This one is less good:

Swartz is being charged with hacker crimes, not copyright-infringement crimes, because he didn’t actually distribute any documents, plus JSTOR didn’t even want him prosecuted.

Really? For the record, you don’t have to distribute an illegal copy of something to be guilty of copyright infringement. Again, what JSTOR wants doesn’t really enter into this picture. Swartz is being charged with hacker crimes because he did things to MIT’s and JSTOR’s networks that he wasn’t supposed to do. The Philadelphia trial lawyer has a lot more experience in the legal field than I do, but I don’t think that’s why his logic is beyond me. He writes:

JSTOR already settled their claims with him. What more needs to be done here? The “criminal violation” here arises not from any social duty — like, you know, our society’s communal prohibition on murder — but rather from Swartz “exceeding the authorization” imposed by JSTOR on its servers.

I’m not sure how to take that. Only crimes as serious as murder deserve prosecution? Only crimes forbidden in ancient times deserve prosecution today? Computer crimes are silly and there ought not to be any laws governing hacking? I must presume that if the Ten Commandments had forbidden computer hacking, I wouldn’t having written this sarcastic paragraph. There’s no serious doubt that hacking is less serious than murder, but again, you don’t get off the hook for federal crimes because you managed to get a pardon from your victim.

not for sale

On the other hand, the bit about wire-defrauding JSTOR by agreeing to the terms while intending to defy them is spot on. Again, like the MySpace case, common sense seems to require we don’t make a federal crime out of clicking “I Agree” to a EULA when we don’t actually agree. I like the bit about the pecuniary gain – while I think I can imagine cases where it’s possible to commit fraud without pecuniary gain, for the purposes of EULA-based wire fraud, I’m more comfortable with a pecuniary requirement. Not that Congress or the federal judiciary consults me, but it seems like the right result.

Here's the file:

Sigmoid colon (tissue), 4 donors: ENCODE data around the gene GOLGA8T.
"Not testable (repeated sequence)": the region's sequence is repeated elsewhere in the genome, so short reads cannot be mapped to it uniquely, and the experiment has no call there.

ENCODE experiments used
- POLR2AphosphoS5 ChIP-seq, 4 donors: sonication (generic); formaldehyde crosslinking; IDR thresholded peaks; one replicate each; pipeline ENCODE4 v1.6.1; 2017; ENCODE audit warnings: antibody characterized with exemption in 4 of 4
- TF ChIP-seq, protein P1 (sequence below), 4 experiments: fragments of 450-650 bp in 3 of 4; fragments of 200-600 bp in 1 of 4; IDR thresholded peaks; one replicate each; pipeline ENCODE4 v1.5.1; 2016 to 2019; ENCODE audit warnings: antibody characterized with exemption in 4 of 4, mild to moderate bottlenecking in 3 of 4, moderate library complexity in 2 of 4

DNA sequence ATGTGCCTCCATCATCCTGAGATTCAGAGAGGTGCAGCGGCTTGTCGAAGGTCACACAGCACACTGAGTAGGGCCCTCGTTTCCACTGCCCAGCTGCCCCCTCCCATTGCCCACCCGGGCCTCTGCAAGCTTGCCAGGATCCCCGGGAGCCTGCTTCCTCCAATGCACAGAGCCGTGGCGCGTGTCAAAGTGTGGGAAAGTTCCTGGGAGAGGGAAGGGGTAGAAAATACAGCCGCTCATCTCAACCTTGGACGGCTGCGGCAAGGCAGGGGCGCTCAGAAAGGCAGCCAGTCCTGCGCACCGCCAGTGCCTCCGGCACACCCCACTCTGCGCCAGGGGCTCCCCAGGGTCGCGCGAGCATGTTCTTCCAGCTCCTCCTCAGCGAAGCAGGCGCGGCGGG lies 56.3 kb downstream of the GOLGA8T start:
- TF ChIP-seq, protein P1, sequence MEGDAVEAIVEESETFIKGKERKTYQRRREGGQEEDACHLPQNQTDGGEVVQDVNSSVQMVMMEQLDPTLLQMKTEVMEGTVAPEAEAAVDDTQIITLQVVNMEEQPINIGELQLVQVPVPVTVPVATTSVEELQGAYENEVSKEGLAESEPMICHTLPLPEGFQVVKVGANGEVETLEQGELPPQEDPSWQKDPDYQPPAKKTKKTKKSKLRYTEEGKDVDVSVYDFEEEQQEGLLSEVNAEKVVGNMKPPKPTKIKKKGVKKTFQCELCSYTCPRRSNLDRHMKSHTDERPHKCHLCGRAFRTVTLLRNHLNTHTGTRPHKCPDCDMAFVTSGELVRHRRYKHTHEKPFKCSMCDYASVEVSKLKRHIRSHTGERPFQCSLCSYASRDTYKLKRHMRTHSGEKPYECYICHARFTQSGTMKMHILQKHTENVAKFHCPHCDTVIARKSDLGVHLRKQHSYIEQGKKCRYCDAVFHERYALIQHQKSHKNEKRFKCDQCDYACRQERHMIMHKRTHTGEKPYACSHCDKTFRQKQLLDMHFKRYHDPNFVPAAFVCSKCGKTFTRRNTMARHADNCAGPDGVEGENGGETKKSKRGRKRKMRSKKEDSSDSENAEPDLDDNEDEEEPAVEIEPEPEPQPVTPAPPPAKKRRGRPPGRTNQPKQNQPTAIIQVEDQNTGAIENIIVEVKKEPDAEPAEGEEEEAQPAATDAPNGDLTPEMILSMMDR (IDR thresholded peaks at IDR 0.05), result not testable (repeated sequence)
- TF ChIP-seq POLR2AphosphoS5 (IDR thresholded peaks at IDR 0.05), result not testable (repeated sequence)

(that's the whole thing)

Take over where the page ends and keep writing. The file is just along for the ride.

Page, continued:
The latter half of the article veers off into discussing the wire fraud charge, and dissecting whether or not Swartz intended to make money off his JSTOR downloads. This is a good excuse for the warm and fuzzy bits about how Swartz is a nice guy. I believe he is; he spoke at my law school and talked about his career as an activist – the photo of him and Lessig is just icing on the gravy, as far as I’m concerned. Swartz has the pedigree. I’m sure he wasn’t trying to make money.

But really, the wire fraud charge is one of the weakest ones in the indictment. It’s the hacking charges that I think he’s really screwed on. All that sneaking around MIT and breaking into their server closets puts him in a rough spot, which I’ve gone on about at length before.

Published on under Legal Theory